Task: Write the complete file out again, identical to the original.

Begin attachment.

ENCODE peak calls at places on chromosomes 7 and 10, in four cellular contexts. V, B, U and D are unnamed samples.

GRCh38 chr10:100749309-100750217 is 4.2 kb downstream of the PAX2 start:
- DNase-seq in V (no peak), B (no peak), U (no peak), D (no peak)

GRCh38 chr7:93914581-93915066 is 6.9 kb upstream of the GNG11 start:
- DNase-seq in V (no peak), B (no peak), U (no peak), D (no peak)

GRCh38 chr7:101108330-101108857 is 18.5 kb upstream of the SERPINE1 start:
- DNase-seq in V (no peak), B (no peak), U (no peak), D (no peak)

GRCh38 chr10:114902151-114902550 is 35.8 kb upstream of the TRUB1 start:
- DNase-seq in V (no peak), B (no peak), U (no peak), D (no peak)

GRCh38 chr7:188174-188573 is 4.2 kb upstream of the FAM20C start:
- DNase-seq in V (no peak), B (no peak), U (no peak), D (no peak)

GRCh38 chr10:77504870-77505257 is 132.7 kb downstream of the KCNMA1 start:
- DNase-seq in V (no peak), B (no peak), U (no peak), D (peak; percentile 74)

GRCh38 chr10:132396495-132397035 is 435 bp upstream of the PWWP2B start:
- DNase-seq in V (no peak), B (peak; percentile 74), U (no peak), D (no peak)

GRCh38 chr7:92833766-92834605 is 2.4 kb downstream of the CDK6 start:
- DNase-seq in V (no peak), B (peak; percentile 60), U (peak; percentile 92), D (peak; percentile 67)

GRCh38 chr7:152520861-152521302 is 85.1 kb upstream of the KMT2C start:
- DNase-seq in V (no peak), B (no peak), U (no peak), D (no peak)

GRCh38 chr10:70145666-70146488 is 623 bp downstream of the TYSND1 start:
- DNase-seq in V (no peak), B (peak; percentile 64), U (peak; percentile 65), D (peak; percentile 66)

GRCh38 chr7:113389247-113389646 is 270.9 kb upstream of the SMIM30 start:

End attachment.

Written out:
ENCODE peak calls at places on chromosomes 7 and 10, in four cellular contexts. V, B, U and D are unnamed samples.

GRCh38 chr10:100749309-100750217 is 4.2 kb downstream of the PAX2 start:
- DNase-seq in V (no peak), B (no peak), U (no peak), D (no peak)

GRCh38 chr7:93914581-93915066 is 6.9 kb upstream of the GNG11 start:
- DNase-seq in V (no peak), B (no peak), U (no peak), D (no peak)

GRCh38 chr7:101108330-101108857 is 18.5 kb upstream of the SERPINE1 start:
- DNase-seq in V (no peak), B (no peak), U (no peak), D (no peak)

GRCh38 chr10:114902151-114902550 is 35.8 kb upstream of the TRUB1 start:
- DNase-seq in V (no peak), B (no peak), U (no peak), D (no peak)

GRCh38 chr7:188174-188573 is 4.2 kb upstream of the FAM20C start:
- DNase-seq in V (no peak), B (no peak), U (no peak), D (no peak)

GRCh38 chr10:77504870-77505257 is 132.7 kb downstream of the KCNMA1 start:
- DNase-seq in V (no peak), B (no peak), U (no peak), D (peak; percentile 74)

GRCh38 chr10:132396495-132397035 is 435 bp upstream of the PWWP2B start:
- DNase-seq in V (no peak), B (peak; percentile 74), U (no peak), D (no peak)

GRCh38 chr7:92833766-92834605 is 2.4 kb downstream of the CDK6 start:
- DNase-seq in V (no peak), B (peak; percentile 60), U (peak; percentile 92), D (peak; percentile 67)

GRCh38 chr7:152520861-152521302 is 85.1 kb upstream of the KMT2C start:
- DNase-seq in V (no peak), B (no peak), U (no peak), D (no peak)

GRCh38 chr10:70145666-70146488 is 623 bp downstream of the TYSND1 start:
- DNase-seq in V (no peak), B (peak; percentile 64), U (peak; percentile 65), D (peak; percentile 66)

GRCh38 chr7:113389247-113389646 is 270.9 kb upstream of the SMIM30 start: